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The United Kingdom of Great Britain and Northern Ireland[note 1] (commonly known as the United Kingdom, the UK or Britain) is a sovereign state located off the north-western coast of continental Europe. The country includes the island of Great Britain, the north-eastern part of the island of Ireland and many smaller islands. Northern Ireland is the only part of the UK that shares a land border with another sovereign state—the Republic of Ireland. Apart from this land border the UK is surrounded by the Atlantic Ocean, the North Sea, the English Channel and the Irish Sea.

The United Kingdom is a unitary state governed under a constitutional monarchy and a parliamentary system, with its seat of government in the capital city of London. It is a country in its own right[1][2] and consists of four countries: England, Northern Ireland, Scotland and Wales.[3] There are three devolved national administrations, each with varying powers,[4][5] situated in Belfast, Cardiff and Edinburgh; the capitals of Northern Ireland, Wales and Scotland respectively. Associated with the UK, but not constitutionally part of it, are three Crown Dependencies[6] and fourteen overseas territories.[7] These are remnants of the British Empire which, at its height in 1922, encompassed almost a quarter of the world's land surface and was the largest empire in history. British influence can still be observed in the language, culture and legal systems of many of its former territories.

The UK is a developed country and has the world's sixth-largest economy by nominal GDP and seventh-largest economy by purchasing power parity. It was the world's first industrialised country[8] and the world's foremost power during the 19th and early 20th centuries.[9] The UK remains a great power with leading economic, cultural, military, scientific and political influence.[10] It is a recognised nuclear weapons state and its military expenditure ranks third or fourth in the world.[11] The UK has been a permanent member of the United Nations Security Council since its first session in 1946; it is also a member of the Commonwealth of Nations, the Council of Europe, the European Union, the G7, the G8, the G20, NATO, the OECD and the World Trade Organization.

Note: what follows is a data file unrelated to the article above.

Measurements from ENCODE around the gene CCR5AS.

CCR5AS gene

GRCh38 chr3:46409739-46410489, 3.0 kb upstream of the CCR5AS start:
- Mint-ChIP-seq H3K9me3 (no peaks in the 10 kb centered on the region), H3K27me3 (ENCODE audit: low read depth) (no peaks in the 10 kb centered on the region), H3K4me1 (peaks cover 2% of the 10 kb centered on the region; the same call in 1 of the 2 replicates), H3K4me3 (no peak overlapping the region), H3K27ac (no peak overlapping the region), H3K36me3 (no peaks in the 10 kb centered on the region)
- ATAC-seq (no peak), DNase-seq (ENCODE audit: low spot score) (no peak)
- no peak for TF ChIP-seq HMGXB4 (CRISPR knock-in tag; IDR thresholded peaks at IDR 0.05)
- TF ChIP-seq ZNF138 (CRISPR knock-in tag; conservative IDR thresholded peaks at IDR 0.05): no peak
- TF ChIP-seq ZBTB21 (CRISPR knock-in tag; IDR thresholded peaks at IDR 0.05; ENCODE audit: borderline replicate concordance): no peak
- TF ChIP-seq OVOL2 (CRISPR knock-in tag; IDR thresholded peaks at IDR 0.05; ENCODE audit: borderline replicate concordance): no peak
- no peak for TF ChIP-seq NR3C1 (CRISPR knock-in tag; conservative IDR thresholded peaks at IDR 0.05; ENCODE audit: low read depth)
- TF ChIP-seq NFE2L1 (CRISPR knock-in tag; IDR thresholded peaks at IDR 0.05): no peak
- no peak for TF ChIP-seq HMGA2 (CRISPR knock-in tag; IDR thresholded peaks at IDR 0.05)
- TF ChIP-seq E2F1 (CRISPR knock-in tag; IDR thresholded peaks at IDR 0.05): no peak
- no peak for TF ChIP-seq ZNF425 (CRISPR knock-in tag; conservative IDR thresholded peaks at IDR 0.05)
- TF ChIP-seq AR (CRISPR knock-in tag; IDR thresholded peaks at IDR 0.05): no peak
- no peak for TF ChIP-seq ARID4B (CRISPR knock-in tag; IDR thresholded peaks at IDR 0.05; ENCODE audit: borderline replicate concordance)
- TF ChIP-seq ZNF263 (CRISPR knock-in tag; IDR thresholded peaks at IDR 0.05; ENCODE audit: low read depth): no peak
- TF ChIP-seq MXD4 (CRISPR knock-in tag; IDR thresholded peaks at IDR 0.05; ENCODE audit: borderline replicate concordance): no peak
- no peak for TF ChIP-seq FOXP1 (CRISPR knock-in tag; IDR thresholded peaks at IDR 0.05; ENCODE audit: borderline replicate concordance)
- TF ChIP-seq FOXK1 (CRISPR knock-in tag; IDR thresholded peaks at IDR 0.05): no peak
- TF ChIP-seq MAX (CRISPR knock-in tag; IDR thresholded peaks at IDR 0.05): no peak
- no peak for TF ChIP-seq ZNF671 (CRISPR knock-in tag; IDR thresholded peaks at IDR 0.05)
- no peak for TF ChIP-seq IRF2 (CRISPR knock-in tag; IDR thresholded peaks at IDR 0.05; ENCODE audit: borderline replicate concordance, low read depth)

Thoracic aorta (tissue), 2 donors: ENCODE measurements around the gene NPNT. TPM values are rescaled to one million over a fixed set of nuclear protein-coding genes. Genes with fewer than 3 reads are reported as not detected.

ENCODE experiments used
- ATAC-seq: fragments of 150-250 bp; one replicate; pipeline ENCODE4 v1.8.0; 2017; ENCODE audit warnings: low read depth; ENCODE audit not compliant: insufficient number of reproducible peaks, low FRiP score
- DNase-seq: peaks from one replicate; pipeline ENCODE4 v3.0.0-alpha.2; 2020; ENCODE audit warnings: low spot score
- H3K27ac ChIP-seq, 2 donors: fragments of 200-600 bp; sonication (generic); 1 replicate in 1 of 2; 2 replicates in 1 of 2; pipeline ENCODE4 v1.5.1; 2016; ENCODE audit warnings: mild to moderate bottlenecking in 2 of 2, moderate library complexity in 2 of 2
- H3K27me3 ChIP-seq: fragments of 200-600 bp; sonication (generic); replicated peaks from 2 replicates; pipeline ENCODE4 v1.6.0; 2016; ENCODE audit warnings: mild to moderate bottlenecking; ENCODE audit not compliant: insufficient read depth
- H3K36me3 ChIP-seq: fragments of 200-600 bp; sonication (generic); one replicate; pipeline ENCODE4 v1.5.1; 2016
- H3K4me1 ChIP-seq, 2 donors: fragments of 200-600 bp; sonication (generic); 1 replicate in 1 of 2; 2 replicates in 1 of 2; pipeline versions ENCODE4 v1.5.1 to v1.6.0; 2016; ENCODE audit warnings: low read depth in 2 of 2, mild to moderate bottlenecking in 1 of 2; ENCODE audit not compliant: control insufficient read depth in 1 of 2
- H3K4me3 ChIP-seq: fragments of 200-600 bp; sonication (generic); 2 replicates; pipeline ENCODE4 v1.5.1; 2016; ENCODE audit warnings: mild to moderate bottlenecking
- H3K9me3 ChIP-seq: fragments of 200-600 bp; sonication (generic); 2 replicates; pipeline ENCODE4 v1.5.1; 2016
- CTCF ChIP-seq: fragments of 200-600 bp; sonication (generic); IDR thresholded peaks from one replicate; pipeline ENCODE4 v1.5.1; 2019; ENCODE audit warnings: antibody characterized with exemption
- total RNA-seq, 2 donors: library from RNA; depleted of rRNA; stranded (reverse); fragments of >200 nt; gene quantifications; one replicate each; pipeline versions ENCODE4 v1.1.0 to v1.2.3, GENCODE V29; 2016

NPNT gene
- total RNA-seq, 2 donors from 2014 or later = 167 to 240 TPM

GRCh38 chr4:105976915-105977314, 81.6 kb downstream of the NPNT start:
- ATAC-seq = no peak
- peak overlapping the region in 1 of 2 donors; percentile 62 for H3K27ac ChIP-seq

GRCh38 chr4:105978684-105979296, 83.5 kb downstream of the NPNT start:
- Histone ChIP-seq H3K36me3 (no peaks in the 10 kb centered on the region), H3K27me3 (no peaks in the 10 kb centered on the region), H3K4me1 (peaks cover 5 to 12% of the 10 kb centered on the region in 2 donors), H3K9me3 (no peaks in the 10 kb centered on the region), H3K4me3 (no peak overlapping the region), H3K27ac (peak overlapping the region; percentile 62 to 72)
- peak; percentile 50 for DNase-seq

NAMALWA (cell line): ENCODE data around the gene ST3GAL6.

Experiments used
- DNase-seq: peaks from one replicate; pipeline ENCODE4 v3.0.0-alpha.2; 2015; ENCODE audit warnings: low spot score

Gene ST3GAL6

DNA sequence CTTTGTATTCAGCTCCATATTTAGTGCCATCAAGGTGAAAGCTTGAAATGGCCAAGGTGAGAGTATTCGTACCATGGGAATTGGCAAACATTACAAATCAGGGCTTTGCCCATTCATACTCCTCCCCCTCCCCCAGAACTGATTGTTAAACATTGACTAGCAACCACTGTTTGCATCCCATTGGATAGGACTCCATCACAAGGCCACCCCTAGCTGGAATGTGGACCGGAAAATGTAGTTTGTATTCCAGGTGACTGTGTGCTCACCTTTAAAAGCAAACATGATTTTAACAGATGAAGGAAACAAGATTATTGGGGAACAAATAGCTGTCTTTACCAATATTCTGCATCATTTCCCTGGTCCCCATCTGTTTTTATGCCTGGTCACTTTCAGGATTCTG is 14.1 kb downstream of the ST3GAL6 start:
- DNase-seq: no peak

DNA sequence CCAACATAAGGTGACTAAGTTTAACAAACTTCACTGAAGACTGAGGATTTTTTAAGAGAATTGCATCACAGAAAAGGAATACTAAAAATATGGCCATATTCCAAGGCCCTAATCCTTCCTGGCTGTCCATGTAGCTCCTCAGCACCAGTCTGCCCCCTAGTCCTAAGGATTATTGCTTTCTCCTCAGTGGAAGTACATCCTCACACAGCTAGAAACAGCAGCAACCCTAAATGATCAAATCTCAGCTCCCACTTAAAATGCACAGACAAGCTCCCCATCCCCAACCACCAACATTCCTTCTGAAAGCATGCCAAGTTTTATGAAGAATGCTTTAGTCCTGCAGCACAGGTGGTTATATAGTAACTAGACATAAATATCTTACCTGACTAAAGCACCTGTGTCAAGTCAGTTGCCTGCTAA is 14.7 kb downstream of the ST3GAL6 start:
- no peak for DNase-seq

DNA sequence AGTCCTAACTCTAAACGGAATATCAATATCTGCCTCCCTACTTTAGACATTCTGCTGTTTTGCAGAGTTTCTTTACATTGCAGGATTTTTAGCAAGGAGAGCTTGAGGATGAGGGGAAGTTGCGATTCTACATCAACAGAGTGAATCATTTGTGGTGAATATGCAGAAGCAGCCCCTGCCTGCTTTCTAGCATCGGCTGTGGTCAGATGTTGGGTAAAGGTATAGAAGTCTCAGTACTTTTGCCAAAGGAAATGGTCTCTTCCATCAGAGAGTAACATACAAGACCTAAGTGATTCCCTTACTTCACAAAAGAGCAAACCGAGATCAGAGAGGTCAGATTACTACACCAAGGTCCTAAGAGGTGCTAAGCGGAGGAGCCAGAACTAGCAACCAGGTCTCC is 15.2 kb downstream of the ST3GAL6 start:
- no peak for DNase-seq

NotesEdit

  1. In the United Kingdom and Dependencies, other languages have been officially recognised as legitimate autochthonous (regional) languages under the European Charter for Regional or Minority Languages. In each of these, the UK's official name is as follows:
    • Cornish: Rywvaneth Unys Breten Veur ha Kledhbarth Iwerdhon;
    • Irish: Ríocht Aontaithe na Breataine Móire agus Thuaisceart Éireann;
    • Scots: Unitit Kinrick o Great Breetain an Northren Irland;
      • Ulster-Scots: Claught Kängrick o Docht Brätain an Norlin Airlann
        or Unitet Kängdom o Great Brittain an Norlin Airlann;
    • Scottish Gaelic: Rìoghachd Aonaichte na Breatainne Mòire is Èireann a Tuath;
    • Welsh: Teyrnas Unedig Prydain Fawr a Gogledd Iwerddon

ReferencesEdit

  1. "Britain 2001: The Official Yearbook of the United Kingdom". Office for National Statistics. p. vii. http://www.statistics.gov.uk/downloads/theme_compendia/britain2001.pdf. Retrieved 12 September 2010. 
  2. "Countries within a country". Prime Minister's Office. 10 January 2003. http://webarchive.nationalarchives.gov.uk/+/http://www.number10.gov.uk/Page823. 
  3. "The Countries of the UK". Office for National Statistics. http://www.statistics.gov.uk/geography/uk_countries.asp. Retrieved 10 October 2008. 
  4. "Fall in UK university students". BBC News. 29 January 2009. http://news.bbc.co.uk/1/hi/education/7859034.stm. 
  5. "Country Overviews: United Kingdom". Transport Research Knowledge Centre. http://www.transport-research.info/web/countryprofiles/uk.cfm. Retrieved 28 March 2010. 
  6. "Key facts about the United Kingdom". Directgov. http://www.direct.gov.uk/en/Governmentcitizensandrights/LivingintheUK/DG_10012517. Retrieved 3 May 2011. "The full title of this country is 'the United Kingdom of Great Britain and Northern Ireland'. 'The UK' is made up of England, Scotland, Wales, and Northern Ireland. 'Britain' is used informally, usually meaning the United Kingdom. 'Great Britain' is made up of England, Scotland and Wales. The Channel Islands and the Isle of Man are not part of the UK." 
  7. "Working with Overseas Territories". Foreign and Commonwealth Office. http://www.fco.gov.uk/en/about-us/what-we-do/overseas-territories. Retrieved 3 May 2011. 
  8. Mathias, P. (2001). The First Industrial Nation: the Economic History of Britain, 1700–1914. London: Routledge. ISBN 0-415-26672-6. 
  9. Ferguson, Niall (2004). Empire: The rise and demise of the British world order and the lessons for global power. New York: Basic Books. ISBN 0465023282. 
  10. Sheridan, Greg (May 15, 2010). "Cameron has chance to make UK great again". The Australian (Sydney). http://www.theaustralian.com.au/news/opinion/cameron-has-chance-to-make-uk-great-again/story-e6frg6zo-1225866975992. Retrieved 23 May 2011. 
  11. "The 15 Major Spender Countries in 2008". Military Expenditures. Stockholm International Peace Research Institute. http://www.sipri.org/research/armaments/milex/resultoutput/15majorspenders. Retrieved 30 March 2010. 

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